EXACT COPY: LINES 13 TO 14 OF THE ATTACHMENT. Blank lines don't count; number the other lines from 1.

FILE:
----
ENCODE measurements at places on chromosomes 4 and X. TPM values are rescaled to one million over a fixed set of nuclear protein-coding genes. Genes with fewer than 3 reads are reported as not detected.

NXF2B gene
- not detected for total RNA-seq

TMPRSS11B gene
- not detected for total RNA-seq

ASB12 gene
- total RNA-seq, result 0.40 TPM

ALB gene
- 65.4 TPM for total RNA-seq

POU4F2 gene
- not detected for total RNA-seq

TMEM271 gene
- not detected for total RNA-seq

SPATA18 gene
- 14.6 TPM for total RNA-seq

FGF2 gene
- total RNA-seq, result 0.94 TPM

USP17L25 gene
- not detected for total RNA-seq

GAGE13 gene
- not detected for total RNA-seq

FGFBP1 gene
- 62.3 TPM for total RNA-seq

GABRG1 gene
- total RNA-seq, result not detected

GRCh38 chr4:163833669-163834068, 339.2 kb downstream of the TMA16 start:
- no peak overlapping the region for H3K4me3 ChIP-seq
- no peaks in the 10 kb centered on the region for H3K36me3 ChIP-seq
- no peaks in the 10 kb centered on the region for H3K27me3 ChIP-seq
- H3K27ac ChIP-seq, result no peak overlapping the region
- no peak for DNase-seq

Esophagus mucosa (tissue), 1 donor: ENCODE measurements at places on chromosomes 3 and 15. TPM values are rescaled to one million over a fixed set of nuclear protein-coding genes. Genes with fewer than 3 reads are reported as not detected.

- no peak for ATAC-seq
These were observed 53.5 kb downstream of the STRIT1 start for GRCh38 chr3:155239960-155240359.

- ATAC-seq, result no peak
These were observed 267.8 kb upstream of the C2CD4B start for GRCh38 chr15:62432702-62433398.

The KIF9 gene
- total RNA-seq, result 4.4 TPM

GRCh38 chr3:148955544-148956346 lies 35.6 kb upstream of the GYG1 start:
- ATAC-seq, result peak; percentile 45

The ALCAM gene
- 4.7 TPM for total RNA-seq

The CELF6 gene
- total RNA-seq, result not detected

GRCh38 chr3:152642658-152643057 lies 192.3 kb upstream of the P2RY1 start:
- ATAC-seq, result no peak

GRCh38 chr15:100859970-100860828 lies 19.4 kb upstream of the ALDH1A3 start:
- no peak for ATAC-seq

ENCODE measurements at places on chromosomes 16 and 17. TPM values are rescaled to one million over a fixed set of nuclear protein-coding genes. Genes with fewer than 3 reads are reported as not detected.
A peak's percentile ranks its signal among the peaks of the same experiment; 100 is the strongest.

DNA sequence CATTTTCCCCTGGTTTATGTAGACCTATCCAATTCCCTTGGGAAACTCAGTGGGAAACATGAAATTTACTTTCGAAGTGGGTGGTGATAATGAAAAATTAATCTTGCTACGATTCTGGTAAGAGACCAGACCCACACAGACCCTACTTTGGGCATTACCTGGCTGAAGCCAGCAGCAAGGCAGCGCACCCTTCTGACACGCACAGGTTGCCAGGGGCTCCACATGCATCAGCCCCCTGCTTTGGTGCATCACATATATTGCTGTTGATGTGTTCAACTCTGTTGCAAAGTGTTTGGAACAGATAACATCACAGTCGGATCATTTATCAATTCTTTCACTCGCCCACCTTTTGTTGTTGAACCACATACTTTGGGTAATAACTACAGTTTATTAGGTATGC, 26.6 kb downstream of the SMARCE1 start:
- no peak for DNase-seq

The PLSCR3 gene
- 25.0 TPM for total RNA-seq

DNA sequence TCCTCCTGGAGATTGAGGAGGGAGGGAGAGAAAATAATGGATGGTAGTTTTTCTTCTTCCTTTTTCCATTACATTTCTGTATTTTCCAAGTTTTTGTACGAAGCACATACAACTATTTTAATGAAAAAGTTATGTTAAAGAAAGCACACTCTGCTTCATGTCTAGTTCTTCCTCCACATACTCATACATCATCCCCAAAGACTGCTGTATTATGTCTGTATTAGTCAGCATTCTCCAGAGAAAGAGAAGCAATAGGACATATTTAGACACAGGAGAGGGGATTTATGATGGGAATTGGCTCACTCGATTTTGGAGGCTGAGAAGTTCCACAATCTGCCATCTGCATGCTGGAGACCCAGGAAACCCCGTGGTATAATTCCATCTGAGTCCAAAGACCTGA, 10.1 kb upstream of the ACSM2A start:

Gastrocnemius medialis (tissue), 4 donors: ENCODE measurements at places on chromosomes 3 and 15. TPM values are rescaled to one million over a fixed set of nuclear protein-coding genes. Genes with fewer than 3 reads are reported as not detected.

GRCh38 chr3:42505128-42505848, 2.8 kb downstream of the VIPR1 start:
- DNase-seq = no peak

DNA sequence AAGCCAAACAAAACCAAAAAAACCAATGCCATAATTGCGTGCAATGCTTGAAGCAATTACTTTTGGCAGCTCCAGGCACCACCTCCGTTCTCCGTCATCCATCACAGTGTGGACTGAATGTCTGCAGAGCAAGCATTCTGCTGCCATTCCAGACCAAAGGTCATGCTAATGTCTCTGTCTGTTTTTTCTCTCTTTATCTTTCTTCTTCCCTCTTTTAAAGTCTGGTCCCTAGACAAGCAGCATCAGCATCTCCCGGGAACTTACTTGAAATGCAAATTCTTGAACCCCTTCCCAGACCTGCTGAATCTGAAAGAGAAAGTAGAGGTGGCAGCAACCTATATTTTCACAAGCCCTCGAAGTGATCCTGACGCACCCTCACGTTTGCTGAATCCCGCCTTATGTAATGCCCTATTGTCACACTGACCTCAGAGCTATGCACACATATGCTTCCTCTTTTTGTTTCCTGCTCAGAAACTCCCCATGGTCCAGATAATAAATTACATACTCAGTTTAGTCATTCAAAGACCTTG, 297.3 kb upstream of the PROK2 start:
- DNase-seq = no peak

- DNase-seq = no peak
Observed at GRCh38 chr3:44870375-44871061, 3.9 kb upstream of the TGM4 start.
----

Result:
- not detected for total RNA-seq

SPATA18 gene